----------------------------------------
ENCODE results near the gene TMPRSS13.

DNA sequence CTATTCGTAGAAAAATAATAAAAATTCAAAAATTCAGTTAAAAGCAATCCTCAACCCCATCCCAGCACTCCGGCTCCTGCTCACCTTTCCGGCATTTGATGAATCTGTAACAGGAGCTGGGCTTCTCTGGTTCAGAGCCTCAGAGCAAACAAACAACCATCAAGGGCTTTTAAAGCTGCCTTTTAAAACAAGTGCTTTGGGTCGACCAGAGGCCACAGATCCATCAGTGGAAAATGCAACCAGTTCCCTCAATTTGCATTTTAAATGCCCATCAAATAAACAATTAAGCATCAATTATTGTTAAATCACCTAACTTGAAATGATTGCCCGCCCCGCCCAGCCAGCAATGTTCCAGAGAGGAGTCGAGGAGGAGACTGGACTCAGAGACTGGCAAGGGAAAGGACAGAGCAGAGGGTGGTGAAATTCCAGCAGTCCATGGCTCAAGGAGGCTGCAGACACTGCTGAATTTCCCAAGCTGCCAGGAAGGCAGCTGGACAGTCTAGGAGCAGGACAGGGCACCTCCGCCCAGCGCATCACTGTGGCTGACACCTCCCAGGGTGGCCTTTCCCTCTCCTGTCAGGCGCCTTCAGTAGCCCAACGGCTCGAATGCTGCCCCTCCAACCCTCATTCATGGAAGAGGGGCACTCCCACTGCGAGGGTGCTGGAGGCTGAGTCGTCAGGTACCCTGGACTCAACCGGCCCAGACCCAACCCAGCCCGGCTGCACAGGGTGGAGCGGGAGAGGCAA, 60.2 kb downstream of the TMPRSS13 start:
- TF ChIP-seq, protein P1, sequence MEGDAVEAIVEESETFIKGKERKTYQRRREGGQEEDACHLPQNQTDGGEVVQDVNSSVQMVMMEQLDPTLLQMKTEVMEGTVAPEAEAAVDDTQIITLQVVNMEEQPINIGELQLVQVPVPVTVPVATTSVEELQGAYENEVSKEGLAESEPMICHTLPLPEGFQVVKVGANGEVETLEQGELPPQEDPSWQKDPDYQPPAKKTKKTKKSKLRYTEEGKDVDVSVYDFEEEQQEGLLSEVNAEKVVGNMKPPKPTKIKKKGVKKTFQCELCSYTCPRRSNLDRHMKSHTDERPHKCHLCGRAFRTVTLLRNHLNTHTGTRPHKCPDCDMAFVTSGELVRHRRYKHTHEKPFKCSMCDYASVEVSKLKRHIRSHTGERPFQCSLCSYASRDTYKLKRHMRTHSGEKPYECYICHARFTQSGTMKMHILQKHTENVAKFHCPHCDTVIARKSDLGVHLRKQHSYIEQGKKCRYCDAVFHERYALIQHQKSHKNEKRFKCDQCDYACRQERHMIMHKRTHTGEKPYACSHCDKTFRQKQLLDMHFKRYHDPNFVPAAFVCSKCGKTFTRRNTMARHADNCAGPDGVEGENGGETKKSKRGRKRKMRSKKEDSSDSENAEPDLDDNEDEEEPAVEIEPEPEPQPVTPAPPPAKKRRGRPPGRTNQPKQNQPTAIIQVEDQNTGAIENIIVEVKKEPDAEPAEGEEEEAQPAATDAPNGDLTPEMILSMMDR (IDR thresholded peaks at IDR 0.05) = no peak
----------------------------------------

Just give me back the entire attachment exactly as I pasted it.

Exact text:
ENCODE results near the gene TMPRSS13.

DNA sequence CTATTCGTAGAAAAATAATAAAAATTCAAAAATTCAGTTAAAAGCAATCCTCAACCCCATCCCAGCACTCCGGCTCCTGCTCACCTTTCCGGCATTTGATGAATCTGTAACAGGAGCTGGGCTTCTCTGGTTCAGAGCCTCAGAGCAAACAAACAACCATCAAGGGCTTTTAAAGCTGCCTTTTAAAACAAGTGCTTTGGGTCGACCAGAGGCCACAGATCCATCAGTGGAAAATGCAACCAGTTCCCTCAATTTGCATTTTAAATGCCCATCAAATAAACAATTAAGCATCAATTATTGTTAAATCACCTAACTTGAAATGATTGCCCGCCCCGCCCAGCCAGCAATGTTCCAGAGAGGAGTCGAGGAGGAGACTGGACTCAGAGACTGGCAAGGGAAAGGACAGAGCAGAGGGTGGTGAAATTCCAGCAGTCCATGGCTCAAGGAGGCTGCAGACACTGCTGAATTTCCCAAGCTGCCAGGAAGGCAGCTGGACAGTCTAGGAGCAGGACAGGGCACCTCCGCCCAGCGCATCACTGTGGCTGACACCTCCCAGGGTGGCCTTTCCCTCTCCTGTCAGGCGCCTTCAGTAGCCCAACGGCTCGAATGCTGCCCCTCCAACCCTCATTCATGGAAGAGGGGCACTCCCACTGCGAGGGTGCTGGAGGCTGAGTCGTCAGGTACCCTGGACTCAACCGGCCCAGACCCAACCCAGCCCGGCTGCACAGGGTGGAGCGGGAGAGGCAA, 60.2 kb downstream of the TMPRSS13 start:
- TF ChIP-seq, protein P1, sequence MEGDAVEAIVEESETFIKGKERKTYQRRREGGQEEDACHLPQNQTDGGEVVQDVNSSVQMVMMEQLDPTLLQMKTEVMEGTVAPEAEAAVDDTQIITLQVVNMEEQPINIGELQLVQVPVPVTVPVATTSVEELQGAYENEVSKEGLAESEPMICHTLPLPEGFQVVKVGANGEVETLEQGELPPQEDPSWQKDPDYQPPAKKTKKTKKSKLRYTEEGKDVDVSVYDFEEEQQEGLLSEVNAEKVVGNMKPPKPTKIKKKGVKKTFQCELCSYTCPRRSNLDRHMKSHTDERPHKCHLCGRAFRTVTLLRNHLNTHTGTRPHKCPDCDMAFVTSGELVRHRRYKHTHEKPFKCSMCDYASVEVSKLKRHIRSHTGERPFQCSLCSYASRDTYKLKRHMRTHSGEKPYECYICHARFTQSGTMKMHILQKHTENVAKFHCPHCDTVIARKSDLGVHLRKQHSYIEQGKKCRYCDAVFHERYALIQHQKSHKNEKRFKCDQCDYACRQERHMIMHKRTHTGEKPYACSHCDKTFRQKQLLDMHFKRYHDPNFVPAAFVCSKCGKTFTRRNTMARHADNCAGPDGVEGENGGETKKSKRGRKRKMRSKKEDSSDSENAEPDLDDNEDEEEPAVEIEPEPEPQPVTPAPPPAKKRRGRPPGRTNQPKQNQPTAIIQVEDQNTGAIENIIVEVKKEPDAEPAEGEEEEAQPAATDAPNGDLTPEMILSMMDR (IDR thresholded peaks at IDR 0.05) = no peak